My teachers forgot to mention that there is no one face to STIs.
By Unwritten — Last updated on Aug 11, 2023
Photo: CarlosDavid | Shutterstock
By Skylar Jones
When I was in eighth grade, my gym teacher separated all the boys from the girls and ushered the two groups into separate rooms before she started her presentation.
With my cheeks red from embarrassment, Mrs. Callie showed slides and gave handouts of the female anatomy, and how the reproductive system worked. She explained what menstruation was, and all that other lovely stuff involved in female puberty.
She then moved onto on toesentation of the dangers of unprotected sex and the different forms of STIs that sexually active girls can be at risk for.
The presentation was concluded with a speech about the importance of loving one’s body and the varying forms of birth control available to those ready to explore their sexuality, but ensuring safe sex is being had.
In the midst of this presentation, I remember passing notes to my girlfriends saying how I’ll never be dumb enough to not use protection, let alone sleep with a man without knowing his sexual history and health.
We all felt so confident at that time that we wouldn’t be those 1 in 5 people who are affected by an STI each year in America.
Unfortunately, what my gym teachers forgot to mention was that life is complicated, sex is confusing, and there’s a huge invisible stigma surrounding sexually transmitted infections.
The teachers forgot to mention that there is no one face to STIs and that any man or woman can become susceptible to one. There is nothing about what someone looks like that makes them more or less likely to contract something like chlamydia.
Flash forward to last year; I was at the lowest point in my life. My heart was shattered and everything seemed to just continue to move downhill. With failing courses, gaining weight, and depression at an all-time high, I thought about turning to the nameless men in my life for comfort.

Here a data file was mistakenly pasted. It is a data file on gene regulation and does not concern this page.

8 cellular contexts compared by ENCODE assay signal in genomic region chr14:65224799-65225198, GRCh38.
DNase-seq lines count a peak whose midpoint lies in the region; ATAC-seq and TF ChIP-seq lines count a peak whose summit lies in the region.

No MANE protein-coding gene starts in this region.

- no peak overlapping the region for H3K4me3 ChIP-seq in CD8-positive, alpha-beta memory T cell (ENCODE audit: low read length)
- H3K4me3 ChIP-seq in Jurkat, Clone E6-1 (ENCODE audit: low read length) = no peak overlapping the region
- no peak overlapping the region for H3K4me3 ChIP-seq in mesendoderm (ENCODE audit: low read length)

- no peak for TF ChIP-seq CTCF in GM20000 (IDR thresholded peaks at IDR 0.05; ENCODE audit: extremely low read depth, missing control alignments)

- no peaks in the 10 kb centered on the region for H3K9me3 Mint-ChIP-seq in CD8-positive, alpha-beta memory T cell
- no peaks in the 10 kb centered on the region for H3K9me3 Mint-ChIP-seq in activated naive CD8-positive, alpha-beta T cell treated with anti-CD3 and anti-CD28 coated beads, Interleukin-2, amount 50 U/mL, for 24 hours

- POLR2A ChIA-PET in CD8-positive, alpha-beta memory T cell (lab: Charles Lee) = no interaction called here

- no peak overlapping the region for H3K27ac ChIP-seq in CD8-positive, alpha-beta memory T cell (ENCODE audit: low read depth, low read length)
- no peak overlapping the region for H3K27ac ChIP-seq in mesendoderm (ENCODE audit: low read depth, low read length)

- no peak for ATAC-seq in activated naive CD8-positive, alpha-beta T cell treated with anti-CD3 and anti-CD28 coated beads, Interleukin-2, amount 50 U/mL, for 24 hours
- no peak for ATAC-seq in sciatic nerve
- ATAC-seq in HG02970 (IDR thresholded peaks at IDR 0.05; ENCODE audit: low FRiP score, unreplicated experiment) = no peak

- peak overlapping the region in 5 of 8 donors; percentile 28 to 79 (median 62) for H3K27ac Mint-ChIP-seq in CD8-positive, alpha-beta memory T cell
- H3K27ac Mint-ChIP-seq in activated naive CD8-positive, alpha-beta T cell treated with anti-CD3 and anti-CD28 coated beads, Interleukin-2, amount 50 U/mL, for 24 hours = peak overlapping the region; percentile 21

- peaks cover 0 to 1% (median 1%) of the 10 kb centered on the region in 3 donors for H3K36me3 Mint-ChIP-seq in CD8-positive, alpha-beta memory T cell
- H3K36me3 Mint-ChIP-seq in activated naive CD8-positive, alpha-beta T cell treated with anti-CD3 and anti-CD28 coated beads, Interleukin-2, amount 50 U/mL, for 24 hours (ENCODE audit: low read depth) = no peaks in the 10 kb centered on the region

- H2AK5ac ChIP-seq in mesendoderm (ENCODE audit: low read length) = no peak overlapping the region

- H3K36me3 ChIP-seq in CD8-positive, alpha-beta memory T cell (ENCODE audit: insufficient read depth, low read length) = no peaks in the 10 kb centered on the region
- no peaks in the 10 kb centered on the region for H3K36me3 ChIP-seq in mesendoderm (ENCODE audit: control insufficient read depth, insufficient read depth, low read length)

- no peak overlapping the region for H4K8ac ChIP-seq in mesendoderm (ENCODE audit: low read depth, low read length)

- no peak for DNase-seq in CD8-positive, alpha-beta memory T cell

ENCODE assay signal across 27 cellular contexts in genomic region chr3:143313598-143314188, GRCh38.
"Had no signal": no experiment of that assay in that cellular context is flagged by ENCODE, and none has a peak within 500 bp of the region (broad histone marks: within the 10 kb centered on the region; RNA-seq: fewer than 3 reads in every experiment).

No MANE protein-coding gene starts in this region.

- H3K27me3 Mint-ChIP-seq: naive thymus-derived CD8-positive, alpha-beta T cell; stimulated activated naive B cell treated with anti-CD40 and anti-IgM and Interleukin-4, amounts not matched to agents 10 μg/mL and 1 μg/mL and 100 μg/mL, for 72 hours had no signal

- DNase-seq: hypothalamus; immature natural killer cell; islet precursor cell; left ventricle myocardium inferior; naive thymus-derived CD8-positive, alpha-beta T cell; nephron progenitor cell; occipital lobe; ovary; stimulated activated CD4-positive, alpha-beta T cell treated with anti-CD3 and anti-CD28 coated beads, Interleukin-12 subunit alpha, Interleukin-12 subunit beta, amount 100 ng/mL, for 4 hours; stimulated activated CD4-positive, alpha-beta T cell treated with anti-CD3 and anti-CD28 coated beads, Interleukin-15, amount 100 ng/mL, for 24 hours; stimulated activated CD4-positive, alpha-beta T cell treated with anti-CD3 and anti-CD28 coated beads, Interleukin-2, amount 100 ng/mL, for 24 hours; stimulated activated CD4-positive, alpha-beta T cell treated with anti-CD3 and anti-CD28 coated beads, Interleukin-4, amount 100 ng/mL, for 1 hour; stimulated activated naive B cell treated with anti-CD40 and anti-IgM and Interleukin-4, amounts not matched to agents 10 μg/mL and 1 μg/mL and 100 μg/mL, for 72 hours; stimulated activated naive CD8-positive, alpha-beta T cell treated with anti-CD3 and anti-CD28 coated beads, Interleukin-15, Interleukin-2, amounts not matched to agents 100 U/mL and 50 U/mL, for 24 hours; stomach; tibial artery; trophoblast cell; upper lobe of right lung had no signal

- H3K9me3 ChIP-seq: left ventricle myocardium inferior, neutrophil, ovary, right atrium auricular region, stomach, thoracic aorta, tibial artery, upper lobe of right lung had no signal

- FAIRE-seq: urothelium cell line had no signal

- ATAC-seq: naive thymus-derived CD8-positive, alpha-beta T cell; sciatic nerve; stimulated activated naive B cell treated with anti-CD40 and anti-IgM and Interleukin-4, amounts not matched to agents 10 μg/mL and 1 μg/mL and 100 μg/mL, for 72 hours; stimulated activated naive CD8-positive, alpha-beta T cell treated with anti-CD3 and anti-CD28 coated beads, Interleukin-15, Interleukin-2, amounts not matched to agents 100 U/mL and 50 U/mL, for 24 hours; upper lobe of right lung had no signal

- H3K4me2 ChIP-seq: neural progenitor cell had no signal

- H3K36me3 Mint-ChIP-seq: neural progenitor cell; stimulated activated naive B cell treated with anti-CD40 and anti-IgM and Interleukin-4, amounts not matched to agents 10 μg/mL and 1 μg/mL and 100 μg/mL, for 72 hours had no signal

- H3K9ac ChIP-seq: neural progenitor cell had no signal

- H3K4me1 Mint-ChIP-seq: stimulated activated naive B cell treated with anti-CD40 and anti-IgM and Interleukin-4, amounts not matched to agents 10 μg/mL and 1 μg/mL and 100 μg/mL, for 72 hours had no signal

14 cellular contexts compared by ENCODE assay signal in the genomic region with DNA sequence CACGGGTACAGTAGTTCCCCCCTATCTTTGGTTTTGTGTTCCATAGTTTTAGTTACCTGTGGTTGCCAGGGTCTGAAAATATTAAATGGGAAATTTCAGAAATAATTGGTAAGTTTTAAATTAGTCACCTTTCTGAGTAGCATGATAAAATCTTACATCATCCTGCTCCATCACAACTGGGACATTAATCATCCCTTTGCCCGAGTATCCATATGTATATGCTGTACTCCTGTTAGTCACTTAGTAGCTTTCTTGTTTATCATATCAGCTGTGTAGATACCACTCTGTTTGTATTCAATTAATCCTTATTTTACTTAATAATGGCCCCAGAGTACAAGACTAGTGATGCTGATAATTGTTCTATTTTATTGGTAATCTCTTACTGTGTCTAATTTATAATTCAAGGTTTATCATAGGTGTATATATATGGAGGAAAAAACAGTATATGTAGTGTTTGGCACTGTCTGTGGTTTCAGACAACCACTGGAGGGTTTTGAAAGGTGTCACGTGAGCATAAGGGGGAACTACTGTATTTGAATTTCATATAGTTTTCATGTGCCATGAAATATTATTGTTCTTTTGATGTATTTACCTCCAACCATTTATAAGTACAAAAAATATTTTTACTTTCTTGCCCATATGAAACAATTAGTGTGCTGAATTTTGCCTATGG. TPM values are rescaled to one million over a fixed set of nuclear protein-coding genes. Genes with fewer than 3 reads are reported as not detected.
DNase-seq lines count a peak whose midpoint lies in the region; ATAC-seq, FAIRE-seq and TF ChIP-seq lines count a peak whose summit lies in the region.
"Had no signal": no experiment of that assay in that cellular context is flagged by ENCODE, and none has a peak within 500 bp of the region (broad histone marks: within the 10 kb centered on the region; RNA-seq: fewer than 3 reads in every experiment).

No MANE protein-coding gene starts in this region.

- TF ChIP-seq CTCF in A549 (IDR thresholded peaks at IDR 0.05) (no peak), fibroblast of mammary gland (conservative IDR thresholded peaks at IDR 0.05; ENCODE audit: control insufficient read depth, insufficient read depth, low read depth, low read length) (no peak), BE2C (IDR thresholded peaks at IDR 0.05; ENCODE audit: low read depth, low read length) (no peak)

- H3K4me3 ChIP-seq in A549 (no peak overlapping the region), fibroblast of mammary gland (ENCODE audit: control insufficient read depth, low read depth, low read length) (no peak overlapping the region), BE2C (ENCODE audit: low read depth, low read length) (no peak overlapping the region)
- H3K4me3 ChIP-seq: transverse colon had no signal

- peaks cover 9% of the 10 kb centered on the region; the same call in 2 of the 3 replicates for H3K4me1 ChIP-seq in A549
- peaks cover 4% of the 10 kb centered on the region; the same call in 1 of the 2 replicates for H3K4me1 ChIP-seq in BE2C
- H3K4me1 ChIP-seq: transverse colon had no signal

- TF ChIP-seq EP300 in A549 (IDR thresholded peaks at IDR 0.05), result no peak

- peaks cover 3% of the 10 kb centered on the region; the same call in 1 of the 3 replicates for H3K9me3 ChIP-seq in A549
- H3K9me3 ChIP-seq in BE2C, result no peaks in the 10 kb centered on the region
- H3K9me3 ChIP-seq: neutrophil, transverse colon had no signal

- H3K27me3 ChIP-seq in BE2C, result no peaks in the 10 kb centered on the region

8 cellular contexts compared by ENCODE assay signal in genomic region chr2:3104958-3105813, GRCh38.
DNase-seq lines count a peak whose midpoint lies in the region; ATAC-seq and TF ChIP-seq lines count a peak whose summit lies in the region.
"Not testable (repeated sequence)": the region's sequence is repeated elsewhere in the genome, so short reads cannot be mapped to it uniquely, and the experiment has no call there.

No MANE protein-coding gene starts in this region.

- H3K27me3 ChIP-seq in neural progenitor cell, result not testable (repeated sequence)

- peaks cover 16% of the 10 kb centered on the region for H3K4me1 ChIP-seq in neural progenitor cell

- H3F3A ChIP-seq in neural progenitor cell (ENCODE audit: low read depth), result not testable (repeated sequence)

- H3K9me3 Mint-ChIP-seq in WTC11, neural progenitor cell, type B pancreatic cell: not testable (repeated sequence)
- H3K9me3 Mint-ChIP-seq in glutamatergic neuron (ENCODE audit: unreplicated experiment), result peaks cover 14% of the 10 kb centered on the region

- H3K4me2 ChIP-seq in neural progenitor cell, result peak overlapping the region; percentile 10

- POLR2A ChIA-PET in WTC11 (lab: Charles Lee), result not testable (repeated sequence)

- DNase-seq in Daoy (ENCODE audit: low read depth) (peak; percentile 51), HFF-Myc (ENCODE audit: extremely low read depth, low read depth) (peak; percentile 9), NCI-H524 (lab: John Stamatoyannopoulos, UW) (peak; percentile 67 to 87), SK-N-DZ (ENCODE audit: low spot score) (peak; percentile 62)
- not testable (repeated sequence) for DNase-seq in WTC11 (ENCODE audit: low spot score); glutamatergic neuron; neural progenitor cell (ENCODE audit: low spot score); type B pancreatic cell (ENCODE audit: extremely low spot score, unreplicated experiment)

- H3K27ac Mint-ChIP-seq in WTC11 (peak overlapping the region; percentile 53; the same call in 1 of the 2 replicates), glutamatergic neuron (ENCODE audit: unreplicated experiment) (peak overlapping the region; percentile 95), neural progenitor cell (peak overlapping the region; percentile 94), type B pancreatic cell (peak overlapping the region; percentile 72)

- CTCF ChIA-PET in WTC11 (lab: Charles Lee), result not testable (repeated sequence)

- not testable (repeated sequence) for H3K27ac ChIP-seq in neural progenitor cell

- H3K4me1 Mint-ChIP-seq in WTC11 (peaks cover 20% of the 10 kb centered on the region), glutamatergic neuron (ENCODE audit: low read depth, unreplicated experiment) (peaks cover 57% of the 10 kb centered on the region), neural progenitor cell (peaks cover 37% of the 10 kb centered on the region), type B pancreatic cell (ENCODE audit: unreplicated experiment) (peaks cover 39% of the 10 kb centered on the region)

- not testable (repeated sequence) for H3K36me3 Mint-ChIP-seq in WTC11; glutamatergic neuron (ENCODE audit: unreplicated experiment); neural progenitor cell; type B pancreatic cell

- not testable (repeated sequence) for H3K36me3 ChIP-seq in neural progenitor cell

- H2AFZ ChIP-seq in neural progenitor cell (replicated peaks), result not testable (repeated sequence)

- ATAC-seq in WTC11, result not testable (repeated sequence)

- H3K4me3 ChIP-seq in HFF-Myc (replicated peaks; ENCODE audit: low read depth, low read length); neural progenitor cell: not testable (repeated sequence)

On what could be called a 4-month binge of sleeping with too many men, I contracted what I thought were 9 urinary tract infections in a dangerously short period of time.
While waiting for my prescription at my local pharmacy, the pharmacist began to voice her concern about the number of times I’ve been diagnosed with my infection.
She asked me to go get checked for STIs at a nearby clinic and to stick close to my phone after.
Sure enough, a few days later I received the call that I was, in fact, infected with chlamydia and that it’s impossible to tell how long I’ve had the bacteria. This only added to the list of negative things in my life, pushing me further into a state of learned helplessness.
The next few days after that included many uncomfortable phone calls to previous partners. Hearing their voices brought me back to laying in bed next to them, hating myself for having a void in me that never seemed to be filled.
I was tarnished and all they did was sweep that under the rug for the night.
As I called the final number, I was so emotionally drained that my well-rehearsed speech seemed almost fictional. After the third ring, he picked up and I expressed my sympathy for what I most certainly had done to him.
As I braced myself for what I could only assume would be a vengeful lecture, he let out an empathetic sigh before speaking.
“You need to put on your own oxygen mask when a plane is going down. You can’t just stare out the window or at other passengers and allow yourself to remain helpless. If you have a fighting chance to fix your situation, you need to reach for the damn oxygen and stop feeling sorry for yourself.”
He and I talked for the rest of the afternoon about all the changes I needed to start making in my life in order to get myself on a better track. We covered everything from my bipolar disorder to low self-esteem.
He gave me the contact information for a nutritionist and fitness instructor, promising that once I got my physical health back that I’ll begin to feel my void heal over.
It has been almost a year since that phone call and I’m still doing him proud by focusing on me. After giving serial dating a rest, I learned how to love myself again and fix the things I didn’t before attempting to be with another man.
I still sometimes feel myself slipping into helplessness, but I’ve found better ways of coping that don’t include nameless men or detriments to my health. Instead, I think about how far I’ve come, and how grateful I am to have taken the oxygen mask instead of watching everything crash and burn.
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Skylar Jones is a writer and frequent contributor to Unwritten who provides a voice for women on topics of heartbreak and relationships. Her work has been featured in The Gospel Coalition and Carson Now, among others.
This article was originally published at Unwritten. Reprinted with permission from the author.